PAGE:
The benefits of a speedy internet connection hardly need introducing. Nobody wants to deal with delays or lose their connection at a critical moment. Whether saving an important work document or playing an online game, latency kills productivity. Sluggish connections cause unacceptable amounts of lag in gameplay. This can ruin streaming media services or video conferencing and generally cause annoyance to everyone.
It’s important to distinguish between three possible causes of sluggish connectivity. These causes are often treated as if they’re interchangeable – throughput, bandwidth, and latency.
Throughput is the amount of data that can be transmitted over a connection during a given period of time. It’s determined by the connection’s bandwidth and latency.
Bandwidth is the transmission capacity of a connection – effectively how much data it can transmit at once.
Resolving latency issues
Latency is the time it takes for data to pass from a client to a server and back across available connections. High latency and/or low bandwidth lead to low throughput, causing those connection problems and delays.
Latency can occur anywhere between your local machine and your server, so it’s important to address both. Oftentimes, the tactics you use for your local machine also work well for your server.
Remember that it’s impossible to eliminate latency entirely. However, there are are some easy ways to reduce latency or at the very least, identify it’s source.
Warning, we are about to use the most dreaded words in all of IT help… Did you turn it off and turn it back on again? All joking aside, rebooting is important from a local level and a server standpoint.
A network can slow down over time if it hasn’t been restarted. Locally, the cache of a modem or router gradually fills up and starts to bog down. Additionally, network servers occasionally need to be rebooted.
2. Shut down bandwidth-hogging programs
As explained above, latency and bandwidth are inextricably linked. If you’re using close to – or even over – the maximum bandwidth for your connection, it will increase latency.
The connection will take longer to transmit such a high amount of data. Try to reduce the amount of bandwidth in use at any given moment might have a positive impact on latency. Additionally, you may need to increase your current hosting plan based on usage.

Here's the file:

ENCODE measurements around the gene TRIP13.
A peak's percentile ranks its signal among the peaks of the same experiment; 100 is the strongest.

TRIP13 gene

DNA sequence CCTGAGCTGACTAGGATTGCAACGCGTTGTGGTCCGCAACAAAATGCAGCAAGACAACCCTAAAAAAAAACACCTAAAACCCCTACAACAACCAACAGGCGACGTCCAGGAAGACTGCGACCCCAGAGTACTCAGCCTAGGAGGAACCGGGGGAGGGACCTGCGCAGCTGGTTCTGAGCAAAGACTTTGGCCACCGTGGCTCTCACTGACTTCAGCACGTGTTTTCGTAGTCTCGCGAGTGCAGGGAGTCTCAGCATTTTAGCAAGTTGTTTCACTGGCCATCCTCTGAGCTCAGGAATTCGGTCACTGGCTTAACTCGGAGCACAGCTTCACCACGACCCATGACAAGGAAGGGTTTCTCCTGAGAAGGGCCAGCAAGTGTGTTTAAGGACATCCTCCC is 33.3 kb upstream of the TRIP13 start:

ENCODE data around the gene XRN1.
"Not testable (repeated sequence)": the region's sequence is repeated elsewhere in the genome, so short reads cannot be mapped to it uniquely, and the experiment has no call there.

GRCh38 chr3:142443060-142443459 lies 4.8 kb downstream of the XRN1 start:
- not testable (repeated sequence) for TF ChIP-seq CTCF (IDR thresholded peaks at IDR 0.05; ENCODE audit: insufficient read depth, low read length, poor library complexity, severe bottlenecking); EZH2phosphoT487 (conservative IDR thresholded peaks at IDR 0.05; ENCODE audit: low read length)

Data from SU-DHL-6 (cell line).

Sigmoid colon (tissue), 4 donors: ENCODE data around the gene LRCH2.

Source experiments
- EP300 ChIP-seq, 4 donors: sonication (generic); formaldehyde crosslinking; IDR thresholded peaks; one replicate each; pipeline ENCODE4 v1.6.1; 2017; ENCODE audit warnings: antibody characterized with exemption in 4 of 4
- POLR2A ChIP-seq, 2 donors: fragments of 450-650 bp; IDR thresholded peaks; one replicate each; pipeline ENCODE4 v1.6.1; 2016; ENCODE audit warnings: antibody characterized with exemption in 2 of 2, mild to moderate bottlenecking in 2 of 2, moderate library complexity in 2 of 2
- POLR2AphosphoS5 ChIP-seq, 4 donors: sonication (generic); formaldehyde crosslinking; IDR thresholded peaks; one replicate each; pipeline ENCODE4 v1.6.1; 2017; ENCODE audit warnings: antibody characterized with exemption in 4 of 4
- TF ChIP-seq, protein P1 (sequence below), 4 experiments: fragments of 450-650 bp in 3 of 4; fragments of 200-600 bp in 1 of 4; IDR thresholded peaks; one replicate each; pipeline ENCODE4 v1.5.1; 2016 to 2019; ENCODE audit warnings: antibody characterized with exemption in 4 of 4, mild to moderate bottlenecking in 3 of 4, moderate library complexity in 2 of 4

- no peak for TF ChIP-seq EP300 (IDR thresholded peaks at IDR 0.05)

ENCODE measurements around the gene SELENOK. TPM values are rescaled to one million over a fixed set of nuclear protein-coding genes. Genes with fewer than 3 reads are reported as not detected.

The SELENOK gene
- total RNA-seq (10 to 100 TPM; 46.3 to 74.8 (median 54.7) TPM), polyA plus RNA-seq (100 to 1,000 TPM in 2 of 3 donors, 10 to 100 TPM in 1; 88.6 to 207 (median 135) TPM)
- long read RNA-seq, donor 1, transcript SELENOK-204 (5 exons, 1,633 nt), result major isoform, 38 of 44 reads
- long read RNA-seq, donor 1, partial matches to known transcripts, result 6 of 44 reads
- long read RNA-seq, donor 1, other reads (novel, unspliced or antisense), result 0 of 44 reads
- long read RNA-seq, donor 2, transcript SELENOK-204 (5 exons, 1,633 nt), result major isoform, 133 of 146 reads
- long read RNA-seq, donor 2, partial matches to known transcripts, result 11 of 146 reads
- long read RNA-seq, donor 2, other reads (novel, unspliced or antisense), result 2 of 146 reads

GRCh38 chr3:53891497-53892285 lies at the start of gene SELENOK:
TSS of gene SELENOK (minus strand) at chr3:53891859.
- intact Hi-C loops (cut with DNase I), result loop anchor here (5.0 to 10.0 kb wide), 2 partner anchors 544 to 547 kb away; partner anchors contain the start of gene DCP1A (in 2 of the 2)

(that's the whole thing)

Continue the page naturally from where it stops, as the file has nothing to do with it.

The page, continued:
3. Consider a wired connection
For a long time, technology has been progressing towards wireless alternatives. Connecting to your network via an Ethernet cable can do wonders for connection speeds if latency is occurring locally. This is very important if uploading or downloading large amounts of data to your local machine. It also has the added bonus of being a simple and inexpensive fix. You won’t find many wireless devices in server centers.
4. Reconsider data center locations
Depending on where your data is currently hosted, you may want to move your data or add additional locations. If you can host your data closer to the user or retrieval point, you can cut latency drastically. Learn more about our data center locations at VPS.NET. With 24 locations around the globe, you’re bound to find the perfect spot.
5. Add a CDN
Content Delivery Networks (CDNs) can help you host copies of your data in many locations. By creating multiple points of presence, your data can be cached for quick retrieval by those who access it regularly. CDNs can lower latency and also boost uptime. There are a variety of CDNs available on the market. With a little bit of research, you can find the perfect solution to your latency issues.
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